Now, we covered the different types of microphones in the previous chapter, but let's cover when and why you'll want to use them. The method that you choose to record your sound will depend heavily on the circumstances. Always monitor your audio on set. You never know when something could go wrong, and bad audio will ruin a shoot. The last thing that you want after a long day on set is to come home to find out that all your audio is too loud or too quiet. A good rule of thumb when monitoring audio is to always aim for your input or gain level to be between negative six and negative 12 DB mark. This way you can ensure that your audio doesn't peak or sound distorted. Now peeking simply means that your audio levels went too high and didn't compensate for that while you were recording. This will result in your audio being distorted. Now once your audio is distorted, it's much harder to recover and work with. Plus it just sounds like garbage. So if your audio is captured too quietly, when y...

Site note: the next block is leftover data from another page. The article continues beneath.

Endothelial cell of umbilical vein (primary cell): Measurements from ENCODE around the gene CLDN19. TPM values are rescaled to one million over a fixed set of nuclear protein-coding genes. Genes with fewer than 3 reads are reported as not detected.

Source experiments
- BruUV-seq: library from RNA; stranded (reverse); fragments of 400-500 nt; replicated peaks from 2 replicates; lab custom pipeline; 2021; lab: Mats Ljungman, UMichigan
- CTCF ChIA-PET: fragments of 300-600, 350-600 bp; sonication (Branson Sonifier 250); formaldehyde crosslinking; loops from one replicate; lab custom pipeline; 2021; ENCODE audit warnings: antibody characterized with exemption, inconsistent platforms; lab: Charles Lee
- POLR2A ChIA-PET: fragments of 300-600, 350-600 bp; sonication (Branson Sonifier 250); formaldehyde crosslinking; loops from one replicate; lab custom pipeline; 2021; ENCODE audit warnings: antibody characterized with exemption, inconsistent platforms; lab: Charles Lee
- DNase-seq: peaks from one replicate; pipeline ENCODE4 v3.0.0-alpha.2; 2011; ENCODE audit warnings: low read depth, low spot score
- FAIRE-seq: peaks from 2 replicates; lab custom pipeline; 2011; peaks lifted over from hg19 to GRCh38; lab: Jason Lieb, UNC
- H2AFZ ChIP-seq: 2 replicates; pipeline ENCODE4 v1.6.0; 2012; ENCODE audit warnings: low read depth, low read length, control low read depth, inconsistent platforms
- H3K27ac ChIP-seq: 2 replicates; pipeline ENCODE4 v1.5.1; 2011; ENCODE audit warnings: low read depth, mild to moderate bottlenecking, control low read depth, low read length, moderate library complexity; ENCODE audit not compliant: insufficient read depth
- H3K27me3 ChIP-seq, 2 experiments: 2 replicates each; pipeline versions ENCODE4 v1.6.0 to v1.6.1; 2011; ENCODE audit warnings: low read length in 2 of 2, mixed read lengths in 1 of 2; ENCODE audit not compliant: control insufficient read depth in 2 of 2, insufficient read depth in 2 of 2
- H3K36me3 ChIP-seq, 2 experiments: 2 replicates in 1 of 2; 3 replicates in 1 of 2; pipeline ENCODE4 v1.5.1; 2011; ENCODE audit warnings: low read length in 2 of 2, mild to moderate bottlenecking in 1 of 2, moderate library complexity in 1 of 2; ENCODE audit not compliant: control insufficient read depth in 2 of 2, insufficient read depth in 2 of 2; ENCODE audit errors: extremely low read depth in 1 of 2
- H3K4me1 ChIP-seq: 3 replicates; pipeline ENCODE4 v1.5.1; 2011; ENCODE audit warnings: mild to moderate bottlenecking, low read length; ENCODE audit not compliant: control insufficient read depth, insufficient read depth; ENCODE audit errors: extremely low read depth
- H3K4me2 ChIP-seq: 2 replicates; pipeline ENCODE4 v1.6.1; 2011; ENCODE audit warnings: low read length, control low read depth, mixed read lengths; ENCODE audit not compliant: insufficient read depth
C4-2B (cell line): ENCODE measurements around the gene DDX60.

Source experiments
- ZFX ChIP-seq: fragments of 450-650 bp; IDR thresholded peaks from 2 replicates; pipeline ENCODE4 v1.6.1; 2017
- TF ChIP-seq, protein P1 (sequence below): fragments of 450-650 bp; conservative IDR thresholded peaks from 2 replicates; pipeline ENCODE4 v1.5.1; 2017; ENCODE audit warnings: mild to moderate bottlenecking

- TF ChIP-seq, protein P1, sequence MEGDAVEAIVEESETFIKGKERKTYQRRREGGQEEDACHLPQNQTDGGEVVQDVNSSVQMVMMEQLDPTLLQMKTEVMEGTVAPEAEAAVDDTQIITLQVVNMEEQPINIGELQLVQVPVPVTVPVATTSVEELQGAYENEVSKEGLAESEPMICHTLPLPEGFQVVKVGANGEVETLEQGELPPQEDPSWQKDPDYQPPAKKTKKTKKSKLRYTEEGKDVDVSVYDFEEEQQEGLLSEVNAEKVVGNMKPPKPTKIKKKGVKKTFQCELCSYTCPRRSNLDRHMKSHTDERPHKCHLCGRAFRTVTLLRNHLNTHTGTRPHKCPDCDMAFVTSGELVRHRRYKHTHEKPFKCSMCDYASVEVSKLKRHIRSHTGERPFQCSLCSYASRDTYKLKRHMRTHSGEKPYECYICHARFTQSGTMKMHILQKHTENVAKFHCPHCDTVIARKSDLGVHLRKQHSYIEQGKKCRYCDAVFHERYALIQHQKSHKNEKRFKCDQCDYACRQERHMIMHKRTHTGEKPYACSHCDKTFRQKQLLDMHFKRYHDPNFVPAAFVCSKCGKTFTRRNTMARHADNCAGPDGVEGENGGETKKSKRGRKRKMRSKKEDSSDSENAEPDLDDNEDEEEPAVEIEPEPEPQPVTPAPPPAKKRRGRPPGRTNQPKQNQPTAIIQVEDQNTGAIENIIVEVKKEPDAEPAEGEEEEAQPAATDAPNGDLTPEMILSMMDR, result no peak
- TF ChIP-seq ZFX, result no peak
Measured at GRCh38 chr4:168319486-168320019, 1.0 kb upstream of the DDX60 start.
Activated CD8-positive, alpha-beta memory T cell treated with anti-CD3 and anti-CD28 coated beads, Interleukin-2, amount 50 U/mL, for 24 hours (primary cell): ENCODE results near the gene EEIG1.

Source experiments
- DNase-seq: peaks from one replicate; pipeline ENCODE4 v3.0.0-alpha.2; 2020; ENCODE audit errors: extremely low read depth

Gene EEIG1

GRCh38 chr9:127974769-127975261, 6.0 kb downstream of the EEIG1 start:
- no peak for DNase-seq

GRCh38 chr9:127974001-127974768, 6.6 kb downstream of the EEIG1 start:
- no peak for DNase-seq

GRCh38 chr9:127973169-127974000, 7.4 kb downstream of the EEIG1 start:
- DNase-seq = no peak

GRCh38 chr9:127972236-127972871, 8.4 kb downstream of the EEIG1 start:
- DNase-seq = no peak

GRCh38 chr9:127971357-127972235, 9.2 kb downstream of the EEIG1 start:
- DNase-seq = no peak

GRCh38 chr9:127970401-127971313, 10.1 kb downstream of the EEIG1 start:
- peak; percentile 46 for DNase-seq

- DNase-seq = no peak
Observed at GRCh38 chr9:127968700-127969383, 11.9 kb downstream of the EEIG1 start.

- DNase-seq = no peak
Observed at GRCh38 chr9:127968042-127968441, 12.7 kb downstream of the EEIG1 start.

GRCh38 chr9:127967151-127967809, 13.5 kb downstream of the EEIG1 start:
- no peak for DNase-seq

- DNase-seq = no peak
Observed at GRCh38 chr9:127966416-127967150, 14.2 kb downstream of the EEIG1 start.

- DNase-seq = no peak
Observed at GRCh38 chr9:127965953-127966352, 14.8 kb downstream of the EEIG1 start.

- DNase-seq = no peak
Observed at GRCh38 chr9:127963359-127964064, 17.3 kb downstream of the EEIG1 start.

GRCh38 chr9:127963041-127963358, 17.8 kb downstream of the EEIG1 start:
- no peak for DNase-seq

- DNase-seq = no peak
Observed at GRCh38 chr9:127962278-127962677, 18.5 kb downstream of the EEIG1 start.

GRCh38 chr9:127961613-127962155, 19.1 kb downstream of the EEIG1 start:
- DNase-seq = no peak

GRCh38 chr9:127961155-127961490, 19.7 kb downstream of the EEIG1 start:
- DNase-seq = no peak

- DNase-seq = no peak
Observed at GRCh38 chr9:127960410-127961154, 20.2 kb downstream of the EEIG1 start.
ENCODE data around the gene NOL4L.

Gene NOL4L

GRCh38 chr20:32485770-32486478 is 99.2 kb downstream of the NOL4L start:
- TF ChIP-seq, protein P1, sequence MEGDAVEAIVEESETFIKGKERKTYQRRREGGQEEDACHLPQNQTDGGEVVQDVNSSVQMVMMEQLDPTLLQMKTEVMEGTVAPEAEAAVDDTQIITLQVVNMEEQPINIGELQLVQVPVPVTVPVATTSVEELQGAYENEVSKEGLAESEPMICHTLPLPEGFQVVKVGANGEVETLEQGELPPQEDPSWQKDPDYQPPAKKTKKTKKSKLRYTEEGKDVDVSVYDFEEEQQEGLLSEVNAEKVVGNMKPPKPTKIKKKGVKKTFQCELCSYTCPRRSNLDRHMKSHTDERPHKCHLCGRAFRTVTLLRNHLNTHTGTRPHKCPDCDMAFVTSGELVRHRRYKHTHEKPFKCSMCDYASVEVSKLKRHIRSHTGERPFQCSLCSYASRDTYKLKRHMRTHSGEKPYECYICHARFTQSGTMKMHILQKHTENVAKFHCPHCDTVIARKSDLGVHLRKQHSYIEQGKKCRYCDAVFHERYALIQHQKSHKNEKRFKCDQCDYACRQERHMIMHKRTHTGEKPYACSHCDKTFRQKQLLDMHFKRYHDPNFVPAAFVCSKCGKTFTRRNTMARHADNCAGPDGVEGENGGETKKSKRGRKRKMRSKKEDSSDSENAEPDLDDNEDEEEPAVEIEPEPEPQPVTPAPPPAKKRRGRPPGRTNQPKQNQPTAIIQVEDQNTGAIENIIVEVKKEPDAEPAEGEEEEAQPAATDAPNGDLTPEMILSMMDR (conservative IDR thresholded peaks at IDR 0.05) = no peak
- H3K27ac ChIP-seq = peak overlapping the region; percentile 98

ou try to boost the volume in post-production you'll add a lot of noise or static sound. (static sounds) This is extremely hard to remove in post-production without expensive audio post-production tools. So do your best to capture it between negative 12 and negative 60 beep. This is the sweet spot. It is also usually indicated by green on your sound recording device. Now it's important to understand what a sampling rate or a sampling frequency is when it comes to recording audio. Just like when we record videos in frames per second, we record audio in samples per second. The standard sampling rate is 44.1 kilohertz. You typically won't want to record outside of this range unless otherwise specified for the project. Potential uses for a sample rate above 44.1 kilohertz would be maybe when you're shooting like a Hollywood film, where you need to gather as much audio information as possible. Again, 44.1, totally cool. Now, depending on the circumstances of your shoot, it's generally a good idea to record more than one source of audio. In some cases you'll need to sync your audio in post production. So having at least two sources allows for easier syncing and matching later on. It also acts as a fail safe in case one of your audio recordings go away. Now, depending on the environment that you're shooting in, you may also want to consider sound treatment. If you're shooting in an empty room, you'll probably notice a lot of echo or reverb. This room that we're in right now has a lot of echo or reverb so that's why we have a lot of sound blankets placed around us to minimize all that sound of the room. Now to help with this, you'll want to use something like the sound blankets that I just mentioned or sound panels or even a carpet to help absorb the sound or cut out any echo or reverb. Now, reverb is a term used to describe how much of the room it's introduced into your audio clip when captured. In a perfect world, you want to add as little reverb as possible. You can always add fake reverb in post-production, but it's very difficult to take away reverb. Now, as we covered in the last chapter, there are plenty of different types of mics that you can use to serve for the purpose of your film. Now, when recording with actors, boom and lav mics are the most common. Let's start with the boom or shotgun. Now when shooting YouTube videos, nine outta 10 times we'll be using a shotgun mic on a boom pole. A boom pole is essentially a long stick that allows a mic to be placed on the end of it and then you can place that mic as close to the actor as possible while still remaining behind the camera. Now, a shotgun mic is a directional mic we covered in the last chapter. The main thing that you'll need to keep in mind when using a shotgun mic is the closer that you can get to your subject, the better. You'll want to have the mic positioned directly at your talent's mouth and ever so slightly at their chest. When it comes to positioning the mic, do this once you've set up your camera and you're happy with their framing. This way you can set up the mic so it is just out of frame. Like ever ever so slightly outta frame, but remains as close to your talent's mouth as possible. Shotgun mics are great for picking up the full spectrum of your talent's voice. Lav. Now there's certainly a time and place for a lav, otherwise known as lapel or lavalier microphone. A lav will really come in handy when your subject has to be far away from your camera. Think of a house tour with a real estate agent. Now, of course you can use a boom or shotgun mic in this situation, but that will certainly be the more complicated audio solution. Now, one of the perks that comes with using a lav is the fact that it can be easily hidden. When placing a lav on your subject however, there are a few things to keep in mind. If you wanna hide your lav, the best place for it is right on your subject's chest on the breast plate, like right there. In this case, you'll need to get some medical tape or audio tape in order to keep the lav in place. This is what's done in Hollywood to hide the microphone. If your subject is moving, you'll want to make sure their clothing is not rubbing against the microphone or that they're not wearing any jewelry or necklaces that will make any sounds during the recording process. So have a little gap when it's placed right here so that your clothing does not rub against the mic cause that's a very hard sound to get rid of, almost impossible in post-production. Alternatively, you can use a lapel to clip the microphone on a t-shirt or blazer. You'll always want to make sure that you monitor audio in recording. There's a high probability that due to the fact that your lav is taped to your subject under their clothing, there'll be interference from the clothing rubbing up against the mic. Additionally, most lavs use a wireless system and these systems in high traffic areas can actually pick up other signals, such as cop radios or radio stations. The last thing that you want is a local radio station being picked up on your audio track.